Boston officials prep for First Night, protest

Boston Mayor Marty Walsh and police officials on Tuesday said they would seek to "accommodate" expected protesters at the city's celebration of New Year's Eve, but stressed that the event is "family" oriented and not an appropriate venue for a demonstration.

A police spokesman said they expect a "couple of hundred" protesters who will perform a "die-in," based on social media activity.

The planned protests are in response to the deaths of two unarmed black men during encounters with white police officers in New York and Missouri.

"I just hope they respect that this isn't the event to hold this. We respect their right to protest, but I've done this event for the last 25 years," Police Commissioner William Evans said at a press conference about preparations for Boston's First Night celebration, adding that he has brought his own children to past First Nights and a disruption this year would be a "disservice" to the city.

"We will tolerate any First Amendment rights if they're going to march," he added. "But, you know, clearly there's limitations to what we're going to allow, and if that should dictate making an arrest, we're fully committed to making this a safe event."

Walsh said he hopes to have a dialogue with the protesters. "Protesting is great to get your point across, but at some point a conversation has to happen around what answers people are looking for," Walsh said.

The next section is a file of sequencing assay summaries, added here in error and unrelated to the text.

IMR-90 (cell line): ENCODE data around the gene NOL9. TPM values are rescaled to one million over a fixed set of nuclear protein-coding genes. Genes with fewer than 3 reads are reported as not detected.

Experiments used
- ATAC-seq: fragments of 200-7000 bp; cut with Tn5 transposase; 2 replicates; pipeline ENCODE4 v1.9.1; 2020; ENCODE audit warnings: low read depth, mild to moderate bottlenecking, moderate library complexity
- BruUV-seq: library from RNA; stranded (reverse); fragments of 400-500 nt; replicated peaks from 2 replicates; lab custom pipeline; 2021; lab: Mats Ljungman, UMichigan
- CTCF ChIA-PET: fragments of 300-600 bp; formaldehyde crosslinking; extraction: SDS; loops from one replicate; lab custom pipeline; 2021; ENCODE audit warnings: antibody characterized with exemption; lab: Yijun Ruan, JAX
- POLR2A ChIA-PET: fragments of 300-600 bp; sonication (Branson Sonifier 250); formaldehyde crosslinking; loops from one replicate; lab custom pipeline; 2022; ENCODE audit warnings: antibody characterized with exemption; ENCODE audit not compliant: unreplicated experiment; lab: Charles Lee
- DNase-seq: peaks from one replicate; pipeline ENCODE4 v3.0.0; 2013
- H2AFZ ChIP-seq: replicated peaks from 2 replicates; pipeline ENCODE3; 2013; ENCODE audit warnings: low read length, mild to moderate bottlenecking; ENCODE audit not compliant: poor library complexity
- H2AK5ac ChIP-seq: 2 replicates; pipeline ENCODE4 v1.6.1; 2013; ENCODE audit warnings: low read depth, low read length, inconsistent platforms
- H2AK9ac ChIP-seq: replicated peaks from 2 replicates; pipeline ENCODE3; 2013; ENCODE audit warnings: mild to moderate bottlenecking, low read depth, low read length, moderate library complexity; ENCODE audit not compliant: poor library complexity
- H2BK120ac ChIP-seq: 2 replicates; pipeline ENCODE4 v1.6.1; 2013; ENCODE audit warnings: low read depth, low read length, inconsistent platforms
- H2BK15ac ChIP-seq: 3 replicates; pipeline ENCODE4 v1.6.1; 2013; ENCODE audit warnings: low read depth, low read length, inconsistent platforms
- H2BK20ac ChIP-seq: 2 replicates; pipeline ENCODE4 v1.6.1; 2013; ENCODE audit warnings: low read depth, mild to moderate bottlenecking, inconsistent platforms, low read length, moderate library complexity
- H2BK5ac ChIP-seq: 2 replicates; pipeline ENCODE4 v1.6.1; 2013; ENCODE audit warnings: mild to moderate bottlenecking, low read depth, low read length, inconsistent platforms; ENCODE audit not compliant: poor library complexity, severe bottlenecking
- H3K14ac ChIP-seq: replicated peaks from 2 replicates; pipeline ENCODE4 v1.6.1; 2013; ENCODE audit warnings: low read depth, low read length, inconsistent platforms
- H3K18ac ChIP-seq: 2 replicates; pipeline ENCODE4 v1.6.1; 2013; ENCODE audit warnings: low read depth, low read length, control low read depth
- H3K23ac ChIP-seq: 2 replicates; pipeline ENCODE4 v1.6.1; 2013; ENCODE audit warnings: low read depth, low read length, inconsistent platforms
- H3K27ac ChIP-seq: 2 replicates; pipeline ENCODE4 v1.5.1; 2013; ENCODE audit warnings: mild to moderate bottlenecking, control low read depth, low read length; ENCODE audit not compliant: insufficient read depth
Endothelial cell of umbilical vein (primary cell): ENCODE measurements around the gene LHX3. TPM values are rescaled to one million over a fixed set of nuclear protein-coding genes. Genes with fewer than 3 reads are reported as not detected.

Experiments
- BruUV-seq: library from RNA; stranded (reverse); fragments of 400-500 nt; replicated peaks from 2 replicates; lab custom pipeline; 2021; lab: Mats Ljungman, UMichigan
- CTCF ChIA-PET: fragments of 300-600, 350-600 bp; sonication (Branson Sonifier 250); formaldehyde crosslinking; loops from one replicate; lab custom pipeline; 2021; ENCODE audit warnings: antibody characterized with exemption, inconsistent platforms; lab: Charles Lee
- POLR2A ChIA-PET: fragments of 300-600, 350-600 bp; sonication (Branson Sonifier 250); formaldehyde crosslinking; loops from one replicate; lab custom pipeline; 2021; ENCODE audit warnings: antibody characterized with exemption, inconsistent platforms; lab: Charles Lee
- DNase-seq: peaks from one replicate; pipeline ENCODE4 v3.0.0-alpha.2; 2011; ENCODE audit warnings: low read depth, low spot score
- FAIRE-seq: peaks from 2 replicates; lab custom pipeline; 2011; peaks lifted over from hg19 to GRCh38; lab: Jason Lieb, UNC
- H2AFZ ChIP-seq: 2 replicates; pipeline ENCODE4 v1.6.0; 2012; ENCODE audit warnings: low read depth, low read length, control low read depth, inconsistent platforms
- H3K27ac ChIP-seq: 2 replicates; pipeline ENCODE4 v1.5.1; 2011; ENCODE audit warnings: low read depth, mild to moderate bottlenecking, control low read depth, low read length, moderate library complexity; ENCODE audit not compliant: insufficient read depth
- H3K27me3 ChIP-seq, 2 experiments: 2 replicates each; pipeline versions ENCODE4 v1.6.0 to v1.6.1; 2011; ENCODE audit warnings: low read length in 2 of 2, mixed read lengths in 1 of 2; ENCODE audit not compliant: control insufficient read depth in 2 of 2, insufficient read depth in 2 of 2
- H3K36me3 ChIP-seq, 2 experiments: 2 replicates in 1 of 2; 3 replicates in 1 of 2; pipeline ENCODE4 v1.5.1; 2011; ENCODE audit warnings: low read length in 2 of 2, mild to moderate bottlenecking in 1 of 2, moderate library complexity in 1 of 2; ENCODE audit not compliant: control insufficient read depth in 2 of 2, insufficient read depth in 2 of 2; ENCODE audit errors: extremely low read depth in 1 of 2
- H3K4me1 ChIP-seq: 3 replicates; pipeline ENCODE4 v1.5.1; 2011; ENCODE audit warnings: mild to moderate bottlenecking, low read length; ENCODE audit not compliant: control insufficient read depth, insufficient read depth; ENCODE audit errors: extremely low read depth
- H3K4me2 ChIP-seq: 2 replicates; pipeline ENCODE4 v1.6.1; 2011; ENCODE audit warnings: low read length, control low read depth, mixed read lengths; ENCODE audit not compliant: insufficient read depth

A Facebook group called "First Night Against Police Violence" said they planned to gather at the Boston Public Library in Copley Square at 2:30 p.m., march around the First Night activities, and then return to the library for a "die-in" at 5 p.m.

The First Night celebration, which runs from 1 p.m. to midnight on Wednesday and is expected to draw 1 million people, will be centered in downtown Boston and sponsored by the Highland Street Foundation, Bank of America, State Street Corporation, Verizon, Liberty Mutual, John Hancock and others.

The event, which will take place on Boston Common and at the Hynes Convention Center and Copley Square, costs $1 million to stage, according to city officials.

Evans encouraged attendees to use public transportation when heading to First Night.

Todd Johnson, the MBTA's chief of transportation for operations, said the agency will not collect fares after 8 p.m. and will provide extended hours and "rush hour" level service from 3 p.m. until 2 a.m.

First Night buttons, which cost $10, are available at CVS and Bank of America branches. According to the city, outdoor events are free, but indoor performances require the buttons. All events are funded through a mix of corporate fundraising and the sale of buttons and premium tickets, according to city officials.

First Night started in 1976.


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